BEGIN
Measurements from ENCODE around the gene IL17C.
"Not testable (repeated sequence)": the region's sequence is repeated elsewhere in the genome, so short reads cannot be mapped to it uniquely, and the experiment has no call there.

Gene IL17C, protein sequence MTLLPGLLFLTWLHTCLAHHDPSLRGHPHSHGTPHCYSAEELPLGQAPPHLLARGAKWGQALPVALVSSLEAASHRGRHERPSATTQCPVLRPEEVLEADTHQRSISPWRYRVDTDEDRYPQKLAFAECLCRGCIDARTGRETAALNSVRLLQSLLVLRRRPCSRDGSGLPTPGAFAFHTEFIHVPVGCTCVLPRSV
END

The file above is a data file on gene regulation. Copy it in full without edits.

Measurements from ENCODE around the gene IL17C.
"Not testable (repeated sequence)": the region's sequence is repeated elsewhere in the genome, so short reads cannot be mapped to it uniquely, and the experiment has no call there.

Gene IL17C, protein sequence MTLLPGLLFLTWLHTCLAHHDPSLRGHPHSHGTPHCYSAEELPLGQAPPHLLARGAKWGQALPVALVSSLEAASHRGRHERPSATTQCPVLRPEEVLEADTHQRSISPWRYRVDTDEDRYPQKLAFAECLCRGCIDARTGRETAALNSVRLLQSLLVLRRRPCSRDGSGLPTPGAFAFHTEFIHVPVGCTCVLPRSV